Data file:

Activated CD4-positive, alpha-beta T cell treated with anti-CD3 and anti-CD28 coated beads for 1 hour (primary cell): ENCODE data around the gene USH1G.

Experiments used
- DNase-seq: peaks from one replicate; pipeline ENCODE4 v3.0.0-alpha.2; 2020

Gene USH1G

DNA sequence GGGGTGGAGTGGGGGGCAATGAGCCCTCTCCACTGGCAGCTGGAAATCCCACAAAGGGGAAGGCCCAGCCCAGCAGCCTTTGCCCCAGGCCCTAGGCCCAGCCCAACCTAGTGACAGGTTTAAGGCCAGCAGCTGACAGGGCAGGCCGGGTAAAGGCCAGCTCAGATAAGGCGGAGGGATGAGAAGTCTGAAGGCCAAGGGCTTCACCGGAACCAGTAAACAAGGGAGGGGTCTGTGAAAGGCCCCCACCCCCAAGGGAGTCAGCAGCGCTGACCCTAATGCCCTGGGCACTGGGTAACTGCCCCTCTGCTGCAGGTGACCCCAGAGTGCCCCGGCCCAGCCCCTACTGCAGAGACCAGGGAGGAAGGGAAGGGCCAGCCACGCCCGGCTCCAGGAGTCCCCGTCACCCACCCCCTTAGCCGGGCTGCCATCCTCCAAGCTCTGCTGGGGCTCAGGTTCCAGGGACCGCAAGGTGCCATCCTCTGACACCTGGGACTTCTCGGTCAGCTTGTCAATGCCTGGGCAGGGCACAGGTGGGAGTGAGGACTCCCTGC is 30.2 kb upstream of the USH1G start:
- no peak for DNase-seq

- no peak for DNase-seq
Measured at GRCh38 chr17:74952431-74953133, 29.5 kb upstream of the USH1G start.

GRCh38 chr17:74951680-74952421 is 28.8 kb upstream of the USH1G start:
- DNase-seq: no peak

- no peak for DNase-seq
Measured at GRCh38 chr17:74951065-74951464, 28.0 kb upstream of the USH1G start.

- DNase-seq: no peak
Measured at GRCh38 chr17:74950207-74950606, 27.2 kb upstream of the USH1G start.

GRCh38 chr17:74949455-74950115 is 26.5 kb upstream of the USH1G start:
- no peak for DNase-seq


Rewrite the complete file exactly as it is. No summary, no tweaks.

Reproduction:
Activated CD4-positive, alpha-beta T cell treated with anti-CD3 and anti-CD28 coated beads for 1 hour (primary cell): ENCODE data around the gene USH1G.

Experiments used
- DNase-seq: peaks from one replicate; pipeline ENCODE4 v3.0.0-alpha.2; 2020

Gene USH1G

DNA sequence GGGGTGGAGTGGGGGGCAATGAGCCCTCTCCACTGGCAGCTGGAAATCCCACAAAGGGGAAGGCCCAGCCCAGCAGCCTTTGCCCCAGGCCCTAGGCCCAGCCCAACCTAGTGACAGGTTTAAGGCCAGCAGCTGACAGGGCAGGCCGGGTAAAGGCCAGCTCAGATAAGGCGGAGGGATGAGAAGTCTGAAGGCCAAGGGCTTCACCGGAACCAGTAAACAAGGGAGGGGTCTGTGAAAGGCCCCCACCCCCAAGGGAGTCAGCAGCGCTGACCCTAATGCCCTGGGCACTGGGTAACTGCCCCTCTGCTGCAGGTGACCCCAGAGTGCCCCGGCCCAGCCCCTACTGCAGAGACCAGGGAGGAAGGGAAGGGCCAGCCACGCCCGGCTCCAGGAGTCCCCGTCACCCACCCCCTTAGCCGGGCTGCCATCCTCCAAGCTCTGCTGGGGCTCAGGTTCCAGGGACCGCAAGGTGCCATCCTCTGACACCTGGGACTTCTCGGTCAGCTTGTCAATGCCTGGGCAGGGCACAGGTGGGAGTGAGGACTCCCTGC is 30.2 kb upstream of the USH1G start:
- no peak for DNase-seq

- no peak for DNase-seq
Measured at GRCh38 chr17:74952431-74953133, 29.5 kb upstream of the USH1G start.

GRCh38 chr17:74951680-74952421 is 28.8 kb upstream of the USH1G start:
- DNase-seq: no peak

- no peak for DNase-seq
Measured at GRCh38 chr17:74951065-74951464, 28.0 kb upstream of the USH1G start.

- DNase-seq: no peak
Measured at GRCh38 chr17:74950207-74950606, 27.2 kb upstream of the USH1G start.

GRCh38 chr17:74949455-74950115 is 26.5 kb upstream of the USH1G start:
- no peak for DNase-seq